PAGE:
Your guide and your Geiger counter will keep you safe. When you end your tour and leave the zone you will go to your last check point and enter a room to be examined, if the detector detects radiation on your clothes you will have to strip down and leave your clothes there, this is the only worse part of the tour, but this rarely happens.
Other than that, don't put your hands in your mouth, and at the last check point wash your hands and hose down your shoes.

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They do their best to keep you safe and from too much exposure. I worry about the guides, often those people get high doses from repeated exposure. I am sure it will pay, at least better than other options around there, but I for one would not want to risk them. – Willeke Dec 25 '15 at 9:45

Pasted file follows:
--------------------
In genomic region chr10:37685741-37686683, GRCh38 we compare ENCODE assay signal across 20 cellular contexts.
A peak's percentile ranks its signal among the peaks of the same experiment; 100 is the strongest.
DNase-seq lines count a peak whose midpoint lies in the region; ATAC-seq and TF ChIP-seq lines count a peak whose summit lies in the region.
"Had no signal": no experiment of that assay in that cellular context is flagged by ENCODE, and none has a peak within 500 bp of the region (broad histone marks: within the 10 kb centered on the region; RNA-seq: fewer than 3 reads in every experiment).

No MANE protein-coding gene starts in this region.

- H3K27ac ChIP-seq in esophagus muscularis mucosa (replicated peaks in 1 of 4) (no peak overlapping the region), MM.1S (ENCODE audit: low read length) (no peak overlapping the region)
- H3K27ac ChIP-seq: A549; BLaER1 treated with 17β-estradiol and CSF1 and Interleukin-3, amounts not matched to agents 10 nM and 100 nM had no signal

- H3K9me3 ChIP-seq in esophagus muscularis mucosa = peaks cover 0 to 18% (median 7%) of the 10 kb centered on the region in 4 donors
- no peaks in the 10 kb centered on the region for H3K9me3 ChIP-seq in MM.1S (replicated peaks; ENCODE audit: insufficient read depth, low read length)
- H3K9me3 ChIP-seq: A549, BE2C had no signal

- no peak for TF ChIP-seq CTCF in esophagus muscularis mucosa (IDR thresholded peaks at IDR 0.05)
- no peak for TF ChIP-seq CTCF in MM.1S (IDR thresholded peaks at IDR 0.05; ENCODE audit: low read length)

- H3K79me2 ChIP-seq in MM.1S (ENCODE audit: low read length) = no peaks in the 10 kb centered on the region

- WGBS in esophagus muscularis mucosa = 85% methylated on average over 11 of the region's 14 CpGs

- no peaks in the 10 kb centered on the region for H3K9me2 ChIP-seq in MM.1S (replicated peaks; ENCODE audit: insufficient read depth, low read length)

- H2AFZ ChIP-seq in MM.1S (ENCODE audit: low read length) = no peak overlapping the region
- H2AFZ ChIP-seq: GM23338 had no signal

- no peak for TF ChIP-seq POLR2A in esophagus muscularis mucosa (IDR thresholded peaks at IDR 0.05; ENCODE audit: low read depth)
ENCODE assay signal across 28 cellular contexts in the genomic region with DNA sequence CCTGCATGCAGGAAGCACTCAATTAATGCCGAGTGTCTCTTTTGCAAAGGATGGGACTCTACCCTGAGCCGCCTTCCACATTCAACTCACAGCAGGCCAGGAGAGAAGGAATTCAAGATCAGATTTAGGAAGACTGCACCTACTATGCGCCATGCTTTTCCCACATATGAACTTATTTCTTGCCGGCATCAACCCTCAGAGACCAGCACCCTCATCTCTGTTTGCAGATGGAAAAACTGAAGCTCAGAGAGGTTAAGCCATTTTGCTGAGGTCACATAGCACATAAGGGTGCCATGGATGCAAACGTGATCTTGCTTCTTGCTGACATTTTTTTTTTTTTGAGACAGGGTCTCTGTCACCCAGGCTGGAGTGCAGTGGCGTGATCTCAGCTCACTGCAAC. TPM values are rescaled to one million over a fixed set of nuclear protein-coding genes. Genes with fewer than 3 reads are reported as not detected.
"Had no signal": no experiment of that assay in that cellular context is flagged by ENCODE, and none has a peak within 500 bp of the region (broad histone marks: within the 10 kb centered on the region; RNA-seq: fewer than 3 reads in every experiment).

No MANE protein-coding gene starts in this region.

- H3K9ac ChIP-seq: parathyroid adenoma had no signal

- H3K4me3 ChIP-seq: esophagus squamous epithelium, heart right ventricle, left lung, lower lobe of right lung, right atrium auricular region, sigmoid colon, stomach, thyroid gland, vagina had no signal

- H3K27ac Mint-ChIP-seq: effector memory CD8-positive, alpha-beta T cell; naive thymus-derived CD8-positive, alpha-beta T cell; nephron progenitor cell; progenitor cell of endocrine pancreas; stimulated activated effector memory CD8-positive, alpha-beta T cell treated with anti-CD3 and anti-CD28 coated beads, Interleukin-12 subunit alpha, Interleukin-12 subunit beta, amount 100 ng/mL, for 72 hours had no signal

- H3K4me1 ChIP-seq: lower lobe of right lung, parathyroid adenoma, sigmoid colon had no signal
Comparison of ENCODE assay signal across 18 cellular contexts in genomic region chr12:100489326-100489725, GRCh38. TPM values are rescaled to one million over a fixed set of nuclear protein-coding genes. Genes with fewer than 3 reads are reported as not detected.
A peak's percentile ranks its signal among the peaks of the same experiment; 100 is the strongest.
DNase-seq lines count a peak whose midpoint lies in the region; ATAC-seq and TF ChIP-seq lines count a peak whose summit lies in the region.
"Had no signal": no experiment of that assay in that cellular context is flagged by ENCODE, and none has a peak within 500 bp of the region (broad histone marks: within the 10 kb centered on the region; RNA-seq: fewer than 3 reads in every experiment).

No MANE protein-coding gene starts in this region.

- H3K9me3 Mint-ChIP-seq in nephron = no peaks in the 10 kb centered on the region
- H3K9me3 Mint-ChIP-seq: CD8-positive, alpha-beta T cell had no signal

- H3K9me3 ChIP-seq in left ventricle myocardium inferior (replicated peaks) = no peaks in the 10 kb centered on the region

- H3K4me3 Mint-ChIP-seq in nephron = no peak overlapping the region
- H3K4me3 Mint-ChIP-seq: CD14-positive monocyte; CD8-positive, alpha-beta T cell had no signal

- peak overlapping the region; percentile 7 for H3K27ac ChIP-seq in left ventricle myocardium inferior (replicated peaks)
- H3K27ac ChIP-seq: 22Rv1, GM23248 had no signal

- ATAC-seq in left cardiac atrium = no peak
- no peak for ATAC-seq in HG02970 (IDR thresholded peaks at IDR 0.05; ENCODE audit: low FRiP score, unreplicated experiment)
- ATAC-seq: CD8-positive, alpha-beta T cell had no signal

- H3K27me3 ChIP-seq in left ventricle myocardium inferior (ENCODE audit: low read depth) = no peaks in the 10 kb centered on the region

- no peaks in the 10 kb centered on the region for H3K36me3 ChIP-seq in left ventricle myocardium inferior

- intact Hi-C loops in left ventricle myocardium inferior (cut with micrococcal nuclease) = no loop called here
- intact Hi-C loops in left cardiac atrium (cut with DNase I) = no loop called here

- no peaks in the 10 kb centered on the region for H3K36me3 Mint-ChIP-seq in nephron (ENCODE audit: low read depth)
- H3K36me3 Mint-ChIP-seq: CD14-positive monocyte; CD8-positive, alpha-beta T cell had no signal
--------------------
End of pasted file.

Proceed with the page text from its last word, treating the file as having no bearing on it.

How did I miss this question?? I've done this! Before it was even considered 'touristy' (we had to apply to the Ukrainian government for permission in 2008).

Now on the safety aspect, I was assured by my science teacher travel buddy and the scientists there that it's perfectly fine to go for a day. As for the radiation, apparently even spending a weekend in Devon is equivalent to 7 xrays, and this is less than that.

A lethal dose of radiation is in the range of 3-5 sieverts (300-500 roentgens) when administered within an hour. Levels on the tour range from 0.15 to several microsieverts per hour (15 to several hundred microroentgens an hour). A microsievert is one-millionth of a sievert. We didn't see it go higher than 14 microsieverts, from memory, and that was only in the amusement park area in Pripyat - surprisingly higher than when we were closer to the reactor.

If you'd like to read more about the trip which I did in 2008, I wrote an article about it for TNT Magazine in London.